I had anticipated Jonathan Vaughters, head of the Garmin cycling team who made racing clean the foremost plank of his team, to be a prime source for this book. He knew him well from writing a book about his team. Vaughters is one of the smartest minds in the sport and raced during the EPO era and has spoken most articulately on his own dabbling with drugs, but he receives just one bare mention as someone who continually fretted about the drug issue. Vaughters thoroughly researched any drug before he used it, their safety and their effectiveness. He knew what a difference they could make. He could have enlightened Johnson on many issues. Vaughters set the record for the fastest time up Mont Ventoux until it was broken by Iban Mayo, but said it wasn't something he was proud of because it was drug-assisted. When Johnson came to Chicago's Garmin store in April of 2012 on his "Argyle Armada" book tour, I asked him if he had ever discussed the issue with Vaughters. It was a surprise he hadn't.
Rather than going into the trenches and asking riders about their quandaries and their reactions to drugs, he relies on academics for most of his information. His sources include Arthur Mandell, a psychiatrist who worked with the San Diego Chargers in the early '70s and wrote a book about it, "The Nightmare Season," Christopher Thompson, a professor at Ball State whose book "The Tour de France: A Cultural History" is footnoted sixteen times, and Dr. Charles Yesalis, a professor at Penn State who is a steroid expert.
He turns to the Spanish scholar Bernat López as his authority on EPO. He maintains that it is a myth that the rash of young cyclists dying in their sleep in the early '90s was related to EPO. He says it was media hype to discourage riders from taking the drug. He could have asked Bjarne Riis, who was known as "Mr Sixty Per Cent" for pushing the perceived hematocrit safe limit of fifty per cent, about how he decided how much to take and how the new drug was perceived by cyclists. EPO would thicken the blood and could clog the heart. He cites the famous quote of the Italian doctor Michele Ferari, who was Lance Armstrong's guru, comparing EPO to orange juice--"EPO is not dangerous. It's abuse is. It is also dangerous to drink ten liters of orange juice." That is an acknowledgement that it is a drug to be wary of, like all the drugs he traces in this book from amphetimimes to steroids.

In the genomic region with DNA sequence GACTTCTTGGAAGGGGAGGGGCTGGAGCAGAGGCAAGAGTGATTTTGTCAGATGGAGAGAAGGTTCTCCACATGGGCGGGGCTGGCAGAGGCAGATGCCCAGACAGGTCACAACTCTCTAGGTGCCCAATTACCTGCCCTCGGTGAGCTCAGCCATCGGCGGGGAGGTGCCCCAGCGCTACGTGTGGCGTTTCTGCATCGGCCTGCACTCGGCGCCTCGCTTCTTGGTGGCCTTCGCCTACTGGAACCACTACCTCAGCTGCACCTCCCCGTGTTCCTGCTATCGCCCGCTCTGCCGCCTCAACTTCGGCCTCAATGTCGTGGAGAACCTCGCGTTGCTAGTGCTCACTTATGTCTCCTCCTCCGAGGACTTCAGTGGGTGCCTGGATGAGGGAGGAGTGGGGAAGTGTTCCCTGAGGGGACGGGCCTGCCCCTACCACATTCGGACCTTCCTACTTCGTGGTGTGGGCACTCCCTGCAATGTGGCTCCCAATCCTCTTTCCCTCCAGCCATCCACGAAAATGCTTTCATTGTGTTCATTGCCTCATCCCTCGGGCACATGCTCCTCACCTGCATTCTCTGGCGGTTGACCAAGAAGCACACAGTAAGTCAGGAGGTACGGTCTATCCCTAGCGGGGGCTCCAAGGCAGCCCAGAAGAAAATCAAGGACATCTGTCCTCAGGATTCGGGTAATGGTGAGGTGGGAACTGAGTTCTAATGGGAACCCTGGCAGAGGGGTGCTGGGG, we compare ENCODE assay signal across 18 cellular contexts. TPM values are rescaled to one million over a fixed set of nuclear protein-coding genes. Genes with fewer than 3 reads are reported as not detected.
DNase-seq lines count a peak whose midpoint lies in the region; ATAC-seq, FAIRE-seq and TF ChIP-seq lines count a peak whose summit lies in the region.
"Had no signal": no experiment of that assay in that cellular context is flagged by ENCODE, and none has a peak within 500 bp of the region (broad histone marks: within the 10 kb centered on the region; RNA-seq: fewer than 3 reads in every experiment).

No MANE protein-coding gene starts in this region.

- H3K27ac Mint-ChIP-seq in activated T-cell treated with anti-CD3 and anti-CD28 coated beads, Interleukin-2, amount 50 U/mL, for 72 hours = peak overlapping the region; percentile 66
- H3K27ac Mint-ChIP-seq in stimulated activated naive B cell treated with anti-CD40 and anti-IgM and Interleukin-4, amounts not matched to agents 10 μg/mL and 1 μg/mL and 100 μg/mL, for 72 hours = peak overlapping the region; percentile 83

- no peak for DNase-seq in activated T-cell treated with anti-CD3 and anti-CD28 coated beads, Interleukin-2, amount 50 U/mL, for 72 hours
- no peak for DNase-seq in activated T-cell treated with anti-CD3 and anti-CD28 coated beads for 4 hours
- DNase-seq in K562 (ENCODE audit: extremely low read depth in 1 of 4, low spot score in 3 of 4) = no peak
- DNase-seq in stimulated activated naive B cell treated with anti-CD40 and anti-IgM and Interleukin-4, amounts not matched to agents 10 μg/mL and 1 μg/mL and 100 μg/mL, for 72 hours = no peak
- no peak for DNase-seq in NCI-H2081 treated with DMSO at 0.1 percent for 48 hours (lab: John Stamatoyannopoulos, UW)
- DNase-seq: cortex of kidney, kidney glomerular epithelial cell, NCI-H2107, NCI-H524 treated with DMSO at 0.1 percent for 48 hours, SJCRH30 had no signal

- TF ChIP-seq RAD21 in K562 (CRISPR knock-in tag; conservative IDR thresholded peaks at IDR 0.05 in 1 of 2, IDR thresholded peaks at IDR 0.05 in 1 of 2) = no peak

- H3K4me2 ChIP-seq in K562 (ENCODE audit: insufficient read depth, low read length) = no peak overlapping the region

He cites Chicagoan Danny Van Haute as an early blood doper. His father-in-law was a physician, so he had him perform the procedure preceding the trials for the 1984 Olympic team. He was flying faster than he ever had, qualifying for the pursuit team, turning a lot of heads. Van Haute has been the director of the domestic Jelly Bean team for years, the team that Phil Gaimon mentioned in his book "Pro Cycling on Ten Dollars a Day" whose doctor hinted to him that he had symptoms of asthm and that he could prescribe the popular medication among cyclists that would make him ride faster. Gaimon would have none of it. Van Haute would have made another good source for Johnson, but he too is ignored, as is the asthma issue. The Italian sprinter Alessandro Petacchi, who dominated the Giro d'Italia for several years, was suspended in 2007 for using excessive amounts of asthma medication. Rather than writing about the iffy morality of the many cyclists who claim to have asthma, Johnson writes about the similar thinking of the growing number of high school students who get doctors to diagnose them with ADHD, which allows them extra time when they take their SAT tests, enabling them to get higher scores and gain scholarships and entry to better colleges.